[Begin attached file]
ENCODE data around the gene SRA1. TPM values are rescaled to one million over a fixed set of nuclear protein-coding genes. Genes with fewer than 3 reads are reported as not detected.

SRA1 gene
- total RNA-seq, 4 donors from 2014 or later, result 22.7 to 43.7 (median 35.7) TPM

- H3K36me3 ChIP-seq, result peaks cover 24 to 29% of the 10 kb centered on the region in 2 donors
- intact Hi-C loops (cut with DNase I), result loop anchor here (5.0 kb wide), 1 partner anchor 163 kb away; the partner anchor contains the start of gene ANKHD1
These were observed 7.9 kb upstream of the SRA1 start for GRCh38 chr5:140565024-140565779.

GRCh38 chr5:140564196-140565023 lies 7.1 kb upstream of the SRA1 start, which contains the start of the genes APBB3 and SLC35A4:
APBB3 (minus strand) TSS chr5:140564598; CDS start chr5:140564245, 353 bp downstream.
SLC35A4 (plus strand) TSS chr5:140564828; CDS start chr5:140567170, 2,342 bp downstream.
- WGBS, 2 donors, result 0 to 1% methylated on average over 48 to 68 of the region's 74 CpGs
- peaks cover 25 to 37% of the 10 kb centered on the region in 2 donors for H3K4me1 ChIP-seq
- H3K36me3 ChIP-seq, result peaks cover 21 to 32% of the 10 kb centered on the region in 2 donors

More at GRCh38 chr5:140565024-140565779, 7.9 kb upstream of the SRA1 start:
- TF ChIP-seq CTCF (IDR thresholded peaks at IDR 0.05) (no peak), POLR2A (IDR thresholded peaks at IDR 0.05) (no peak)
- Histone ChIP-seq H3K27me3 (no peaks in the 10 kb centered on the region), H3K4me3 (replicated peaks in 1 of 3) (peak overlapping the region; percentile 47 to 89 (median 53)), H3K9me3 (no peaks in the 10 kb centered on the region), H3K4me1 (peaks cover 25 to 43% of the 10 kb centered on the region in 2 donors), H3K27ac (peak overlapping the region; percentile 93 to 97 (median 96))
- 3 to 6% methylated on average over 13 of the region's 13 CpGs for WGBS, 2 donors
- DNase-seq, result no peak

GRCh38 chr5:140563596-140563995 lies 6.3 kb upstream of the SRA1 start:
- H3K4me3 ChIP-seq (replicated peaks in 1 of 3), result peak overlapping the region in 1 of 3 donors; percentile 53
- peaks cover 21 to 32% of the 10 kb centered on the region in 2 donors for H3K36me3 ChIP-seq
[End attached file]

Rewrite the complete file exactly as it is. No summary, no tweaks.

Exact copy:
ENCODE data around the gene SRA1. TPM values are rescaled to one million over a fixed set of nuclear protein-coding genes. Genes with fewer than 3 reads are reported as not detected.

SRA1 gene
- total RNA-seq, 4 donors from 2014 or later, result 22.7 to 43.7 (median 35.7) TPM

- H3K36me3 ChIP-seq, result peaks cover 24 to 29% of the 10 kb centered on the region in 2 donors
- intact Hi-C loops (cut with DNase I), result loop anchor here (5.0 kb wide), 1 partner anchor 163 kb away; the partner anchor contains the start of gene ANKHD1
These were observed 7.9 kb upstream of the SRA1 start for GRCh38 chr5:140565024-140565779.

GRCh38 chr5:140564196-140565023 lies 7.1 kb upstream of the SRA1 start, which contains the start of the genes APBB3 and SLC35A4:
APBB3 (minus strand) TSS chr5:140564598; CDS start chr5:140564245, 353 bp downstream.
SLC35A4 (plus strand) TSS chr5:140564828; CDS start chr5:140567170, 2,342 bp downstream.
- WGBS, 2 donors, result 0 to 1% methylated on average over 48 to 68 of the region's 74 CpGs
- peaks cover 25 to 37% of the 10 kb centered on the region in 2 donors for H3K4me1 ChIP-seq
- H3K36me3 ChIP-seq, result peaks cover 21 to 32% of the 10 kb centered on the region in 2 donors

More at GRCh38 chr5:140565024-140565779, 7.9 kb upstream of the SRA1 start:
- TF ChIP-seq CTCF (IDR thresholded peaks at IDR 0.05) (no peak), POLR2A (IDR thresholded peaks at IDR 0.05) (no peak)
- Histone ChIP-seq H3K27me3 (no peaks in the 10 kb centered on the region), H3K4me3 (replicated peaks in 1 of 3) (peak overlapping the region; percentile 47 to 89 (median 53)), H3K9me3 (no peaks in the 10 kb centered on the region), H3K4me1 (peaks cover 25 to 43% of the 10 kb centered on the region in 2 donors), H3K27ac (peak overlapping the region; percentile 93 to 97 (median 96))
- 3 to 6% methylated on average over 13 of the region's 13 CpGs for WGBS, 2 donors
- DNase-seq, result no peak

GRCh38 chr5:140563596-140563995 lies 6.3 kb upstream of the SRA1 start:
- H3K4me3 ChIP-seq (replicated peaks in 1 of 3), result peak overlapping the region in 1 of 3 donors; percentile 53
- peaks cover 21 to 32% of the 10 kb centered on the region in 2 donors for H3K36me3 ChIP-seq